One of the best-loved classics viewed during the Christmas season is Charles Dickens’ A Christmas Carol (see summary here), a story centered around a selfish and unfriendly old man who hates Christmas named Ebenezer Scrooge. It is a story that has been recreated for film, television and the stage more than two dozen times and offers many valuable leadership lessons.
Leadership Lessons from Christmas Past
There is an urban legend regarding an incident about a young pilot in the U.S. Navy who crashed his $38 million F-14 Tomcat and had to appear before the Investigation Board. After providing his perspective on the details of the crash, the young pilot asked an Admiral who was sitting on that Board if he would lose his wings. The Admiral stared at him for a moment and then stated, “Why would we take your wings when the U.S. Navy just spent $38 million dollars training you?”
Good leaders learn from past mistakes and don’t repeat them in the future. Sometimes the best lessons learned come from our mistakes and failures. In A Christmas Carol, Scrooge saw the mistakes he had made and the opportunities that had passed him by. While unable to change the past, he still had the opportunity to learn from his mistakes and ensure they were not repeated in the future. There is no value in berating employees or constituents on what happened yesterday, as you can’t change it. Objectively and honestly analyze your successes and failures and try to learn the lessons that each have to offer.
Leadership Lessons from Christmas Future
Many have attempted to predict future events throughout history. Sometimes, a few got some of it right, but the vast majority missed the mark substantially. The one thing you can be certain about regarding the future is uncertainty. With the rapidly changing circumstances, technology, social reforms and everything else requiring attention in today’s world, an organization must be proactive if it wants to survive in the long-term. As the predictability of future events is generally a best guess based on past history, predictive analysis and other tools, organizational agility and flexibility are essential for success in today’s ever-changing environment.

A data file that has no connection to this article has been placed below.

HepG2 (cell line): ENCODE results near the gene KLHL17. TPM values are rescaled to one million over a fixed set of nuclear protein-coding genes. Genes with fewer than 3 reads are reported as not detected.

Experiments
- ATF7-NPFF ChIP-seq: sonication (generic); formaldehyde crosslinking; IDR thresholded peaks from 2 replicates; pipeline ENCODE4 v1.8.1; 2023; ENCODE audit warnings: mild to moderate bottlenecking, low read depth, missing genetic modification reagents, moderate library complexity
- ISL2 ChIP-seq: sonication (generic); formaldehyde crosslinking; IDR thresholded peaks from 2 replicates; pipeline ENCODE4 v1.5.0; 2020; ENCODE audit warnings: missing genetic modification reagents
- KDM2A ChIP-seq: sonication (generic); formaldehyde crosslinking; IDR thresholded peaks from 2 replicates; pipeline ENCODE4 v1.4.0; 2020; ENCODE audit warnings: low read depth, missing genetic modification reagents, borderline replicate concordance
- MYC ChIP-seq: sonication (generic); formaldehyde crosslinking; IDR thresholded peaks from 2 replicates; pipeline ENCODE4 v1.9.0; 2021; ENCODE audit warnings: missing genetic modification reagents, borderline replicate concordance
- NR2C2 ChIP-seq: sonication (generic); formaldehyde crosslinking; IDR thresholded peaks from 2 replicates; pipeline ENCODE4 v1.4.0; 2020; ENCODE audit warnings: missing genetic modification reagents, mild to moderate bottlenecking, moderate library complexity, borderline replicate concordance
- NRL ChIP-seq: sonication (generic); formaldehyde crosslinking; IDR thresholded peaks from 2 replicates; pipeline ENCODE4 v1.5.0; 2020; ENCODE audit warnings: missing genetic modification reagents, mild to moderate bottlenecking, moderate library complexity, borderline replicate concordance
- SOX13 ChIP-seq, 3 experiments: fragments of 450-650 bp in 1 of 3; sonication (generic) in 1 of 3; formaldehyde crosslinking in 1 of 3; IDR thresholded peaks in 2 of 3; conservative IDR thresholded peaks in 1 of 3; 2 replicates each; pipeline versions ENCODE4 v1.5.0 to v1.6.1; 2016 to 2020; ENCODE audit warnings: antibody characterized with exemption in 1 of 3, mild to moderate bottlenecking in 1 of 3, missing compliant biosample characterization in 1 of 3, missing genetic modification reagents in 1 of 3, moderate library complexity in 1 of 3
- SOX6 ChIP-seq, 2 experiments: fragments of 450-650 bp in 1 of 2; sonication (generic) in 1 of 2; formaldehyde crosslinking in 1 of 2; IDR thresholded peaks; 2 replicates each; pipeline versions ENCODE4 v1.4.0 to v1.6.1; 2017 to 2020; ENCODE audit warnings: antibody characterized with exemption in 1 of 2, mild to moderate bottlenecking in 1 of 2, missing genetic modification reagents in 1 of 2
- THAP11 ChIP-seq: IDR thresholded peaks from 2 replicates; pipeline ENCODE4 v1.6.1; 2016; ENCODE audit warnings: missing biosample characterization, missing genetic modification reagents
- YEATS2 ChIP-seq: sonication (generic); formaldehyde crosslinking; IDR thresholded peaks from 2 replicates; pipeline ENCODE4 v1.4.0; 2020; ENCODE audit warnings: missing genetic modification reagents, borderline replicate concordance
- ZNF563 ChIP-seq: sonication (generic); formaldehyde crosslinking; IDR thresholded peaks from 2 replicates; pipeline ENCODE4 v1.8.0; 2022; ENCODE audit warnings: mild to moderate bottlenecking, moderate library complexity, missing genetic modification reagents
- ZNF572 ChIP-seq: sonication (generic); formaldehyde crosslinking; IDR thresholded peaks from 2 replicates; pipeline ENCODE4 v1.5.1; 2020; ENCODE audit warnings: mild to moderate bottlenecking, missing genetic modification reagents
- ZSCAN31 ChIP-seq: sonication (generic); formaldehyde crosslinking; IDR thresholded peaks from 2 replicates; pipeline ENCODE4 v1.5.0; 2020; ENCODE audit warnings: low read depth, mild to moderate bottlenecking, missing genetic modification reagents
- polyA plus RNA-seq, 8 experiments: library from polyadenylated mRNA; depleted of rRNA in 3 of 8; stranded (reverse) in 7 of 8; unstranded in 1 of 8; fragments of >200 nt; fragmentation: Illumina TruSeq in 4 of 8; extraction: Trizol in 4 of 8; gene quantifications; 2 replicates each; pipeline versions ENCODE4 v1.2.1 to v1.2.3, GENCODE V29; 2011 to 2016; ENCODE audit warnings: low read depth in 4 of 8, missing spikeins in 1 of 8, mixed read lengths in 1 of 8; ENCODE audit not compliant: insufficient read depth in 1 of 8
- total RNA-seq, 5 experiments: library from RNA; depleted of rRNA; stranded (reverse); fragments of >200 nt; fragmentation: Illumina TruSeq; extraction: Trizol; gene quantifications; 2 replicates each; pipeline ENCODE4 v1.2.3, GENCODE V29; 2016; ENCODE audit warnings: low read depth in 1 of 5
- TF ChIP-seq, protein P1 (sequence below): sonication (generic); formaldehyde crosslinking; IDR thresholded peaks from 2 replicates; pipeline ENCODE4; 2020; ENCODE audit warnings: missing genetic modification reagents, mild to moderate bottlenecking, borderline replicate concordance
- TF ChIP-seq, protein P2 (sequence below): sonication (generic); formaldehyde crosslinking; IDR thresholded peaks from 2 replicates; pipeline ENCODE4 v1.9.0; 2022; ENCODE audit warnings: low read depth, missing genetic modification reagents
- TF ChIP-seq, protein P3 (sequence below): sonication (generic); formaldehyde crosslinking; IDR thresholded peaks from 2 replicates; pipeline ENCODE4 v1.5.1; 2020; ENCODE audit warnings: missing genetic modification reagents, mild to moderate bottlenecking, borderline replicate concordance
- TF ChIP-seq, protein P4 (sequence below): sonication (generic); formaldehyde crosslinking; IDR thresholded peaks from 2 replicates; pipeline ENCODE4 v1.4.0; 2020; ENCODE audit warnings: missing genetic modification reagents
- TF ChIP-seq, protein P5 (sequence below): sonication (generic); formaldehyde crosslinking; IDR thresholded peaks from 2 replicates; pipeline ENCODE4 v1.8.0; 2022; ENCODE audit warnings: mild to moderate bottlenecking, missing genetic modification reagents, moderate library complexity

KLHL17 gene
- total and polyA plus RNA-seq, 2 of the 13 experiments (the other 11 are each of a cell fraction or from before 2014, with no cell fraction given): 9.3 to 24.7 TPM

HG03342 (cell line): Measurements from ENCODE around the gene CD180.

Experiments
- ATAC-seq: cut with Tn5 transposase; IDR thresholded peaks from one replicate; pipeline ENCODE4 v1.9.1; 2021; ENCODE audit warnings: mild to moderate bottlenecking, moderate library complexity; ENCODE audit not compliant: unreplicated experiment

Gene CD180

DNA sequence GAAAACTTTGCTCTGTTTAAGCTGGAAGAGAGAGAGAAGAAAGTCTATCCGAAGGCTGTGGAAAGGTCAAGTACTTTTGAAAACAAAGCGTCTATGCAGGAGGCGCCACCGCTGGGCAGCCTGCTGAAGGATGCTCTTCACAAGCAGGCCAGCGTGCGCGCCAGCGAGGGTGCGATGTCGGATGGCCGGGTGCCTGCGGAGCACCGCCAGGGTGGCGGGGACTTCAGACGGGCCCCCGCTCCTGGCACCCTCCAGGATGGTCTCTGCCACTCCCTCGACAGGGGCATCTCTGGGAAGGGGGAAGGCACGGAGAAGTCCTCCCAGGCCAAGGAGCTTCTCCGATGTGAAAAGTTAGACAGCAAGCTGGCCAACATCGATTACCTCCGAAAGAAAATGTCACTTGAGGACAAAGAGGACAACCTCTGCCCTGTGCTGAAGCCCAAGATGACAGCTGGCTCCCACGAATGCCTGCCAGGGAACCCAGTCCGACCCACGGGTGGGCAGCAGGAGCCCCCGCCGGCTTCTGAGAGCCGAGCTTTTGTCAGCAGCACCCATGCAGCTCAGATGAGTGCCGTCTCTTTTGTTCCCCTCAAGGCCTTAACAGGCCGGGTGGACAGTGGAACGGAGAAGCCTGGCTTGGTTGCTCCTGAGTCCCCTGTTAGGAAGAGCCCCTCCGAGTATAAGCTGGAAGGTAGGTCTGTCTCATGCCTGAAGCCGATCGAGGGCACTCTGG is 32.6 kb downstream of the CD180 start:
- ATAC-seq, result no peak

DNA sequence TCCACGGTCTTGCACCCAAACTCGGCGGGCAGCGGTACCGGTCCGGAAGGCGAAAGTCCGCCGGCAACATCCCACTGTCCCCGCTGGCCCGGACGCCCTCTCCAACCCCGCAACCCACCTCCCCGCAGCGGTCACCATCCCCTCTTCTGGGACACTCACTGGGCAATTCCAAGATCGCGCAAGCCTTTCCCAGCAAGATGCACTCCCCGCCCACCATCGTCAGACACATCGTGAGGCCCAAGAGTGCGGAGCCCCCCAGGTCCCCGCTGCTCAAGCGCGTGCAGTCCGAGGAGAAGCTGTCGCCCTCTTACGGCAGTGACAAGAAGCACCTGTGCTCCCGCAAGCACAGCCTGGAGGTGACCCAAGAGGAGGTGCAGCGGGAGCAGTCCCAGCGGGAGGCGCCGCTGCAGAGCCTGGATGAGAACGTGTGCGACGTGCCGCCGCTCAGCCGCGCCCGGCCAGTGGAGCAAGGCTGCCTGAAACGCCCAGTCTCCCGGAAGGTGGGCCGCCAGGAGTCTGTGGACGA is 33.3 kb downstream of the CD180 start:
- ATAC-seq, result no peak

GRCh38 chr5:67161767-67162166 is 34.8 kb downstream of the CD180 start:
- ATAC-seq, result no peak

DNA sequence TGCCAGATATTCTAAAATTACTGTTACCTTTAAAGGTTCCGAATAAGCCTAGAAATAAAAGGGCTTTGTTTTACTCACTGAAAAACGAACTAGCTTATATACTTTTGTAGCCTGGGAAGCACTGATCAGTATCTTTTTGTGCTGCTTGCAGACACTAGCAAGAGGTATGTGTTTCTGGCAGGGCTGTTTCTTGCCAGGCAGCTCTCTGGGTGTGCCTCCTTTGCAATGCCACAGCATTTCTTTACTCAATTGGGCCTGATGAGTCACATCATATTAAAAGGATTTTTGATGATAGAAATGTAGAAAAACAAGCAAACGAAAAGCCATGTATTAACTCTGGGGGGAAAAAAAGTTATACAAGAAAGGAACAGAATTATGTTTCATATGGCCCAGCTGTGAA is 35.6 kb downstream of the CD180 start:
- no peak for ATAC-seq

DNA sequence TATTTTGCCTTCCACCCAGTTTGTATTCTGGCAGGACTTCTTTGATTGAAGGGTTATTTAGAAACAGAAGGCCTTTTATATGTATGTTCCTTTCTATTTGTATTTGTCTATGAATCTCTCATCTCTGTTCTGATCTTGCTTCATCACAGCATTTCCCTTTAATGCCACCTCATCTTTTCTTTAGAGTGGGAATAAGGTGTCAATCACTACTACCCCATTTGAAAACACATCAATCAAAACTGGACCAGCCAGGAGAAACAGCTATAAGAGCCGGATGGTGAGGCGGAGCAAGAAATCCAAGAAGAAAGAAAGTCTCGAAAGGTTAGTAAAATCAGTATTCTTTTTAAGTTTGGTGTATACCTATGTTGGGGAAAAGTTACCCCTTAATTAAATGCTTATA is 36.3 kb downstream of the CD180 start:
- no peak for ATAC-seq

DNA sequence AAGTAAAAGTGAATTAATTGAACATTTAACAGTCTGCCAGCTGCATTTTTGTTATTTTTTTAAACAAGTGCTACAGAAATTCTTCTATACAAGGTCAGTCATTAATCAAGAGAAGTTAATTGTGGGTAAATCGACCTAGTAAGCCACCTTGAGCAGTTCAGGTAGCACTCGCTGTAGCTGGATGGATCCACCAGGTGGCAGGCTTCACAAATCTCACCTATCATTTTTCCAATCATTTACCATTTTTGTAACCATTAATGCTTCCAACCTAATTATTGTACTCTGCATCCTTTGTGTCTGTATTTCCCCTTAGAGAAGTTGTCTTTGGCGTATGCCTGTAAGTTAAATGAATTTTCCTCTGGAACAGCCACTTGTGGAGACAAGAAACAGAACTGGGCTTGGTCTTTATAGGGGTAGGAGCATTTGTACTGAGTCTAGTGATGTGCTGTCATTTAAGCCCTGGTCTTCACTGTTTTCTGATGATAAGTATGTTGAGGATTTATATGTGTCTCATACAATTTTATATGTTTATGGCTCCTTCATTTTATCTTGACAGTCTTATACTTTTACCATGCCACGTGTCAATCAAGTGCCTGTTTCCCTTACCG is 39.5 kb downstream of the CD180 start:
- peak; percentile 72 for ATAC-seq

Are you growing your employees? Are you equipping them with the skills, abilities and freedom to innovate; to be creative and involved in decisions that form the basis for the future of the organization? Is succession planning a viable part of your strategy? Are you grooming the right people to take the leadership reins of your organization in the coming decades? Have you studied and learned from the past? Are you doing things differently based on what you have learned? Is your organizational culture one of empowerment and change, focused on the future or stuck in the past doing the same things, in the same way, buried in layers of bureaucracy and mediocracy? Scrooge didn’t just learn from the past, he applied that learning to his future. He was willing to make the changes necessary and provide others with the support and encouragement necessary to succeed.
Leadership Lessons from Christmas Present
Recent studies show approximately 64% of executives struggle with work related stress. This impacts their ability to sleep, relax and their health. If this is true for executives, it is reasonable to suggest that many employees below the executive level of an organization also struggle with similar issues. Holidays are often a mixed bag when it comes to stress at both work and home.
In this season of Christmas, carve some time out of your schedule to relax without the worry of work. Spend additional time with your family, friends, colleagues and employees. Turn off the cell phone and don’t worry about emails for a few hours or a few days, if possible. The holidays will be here and gone before you know it and once gone, they are in the past. Make some warm memories with the ones that you love. Be kind to one another and be generous to those in need.
From all of us at the Strategy Management Group to all of you, we wish you, your family and friends, a wonderful holiday season.
A Christmas Carol Summary by Charles Dickens. Retrieved from: https://www.sparknotes.com/lit/christmascarol/summary/
Grumman F-14 Tomcat. Retrieved from:
The Stressed Executive: Sources and Predictors of Stress Among Participants in an Executive Health Program, U.S. National Library of Medicine. Retrieved from: https://www.ncbi.nlm.nih.gov/pmc/articles/PMC6196623/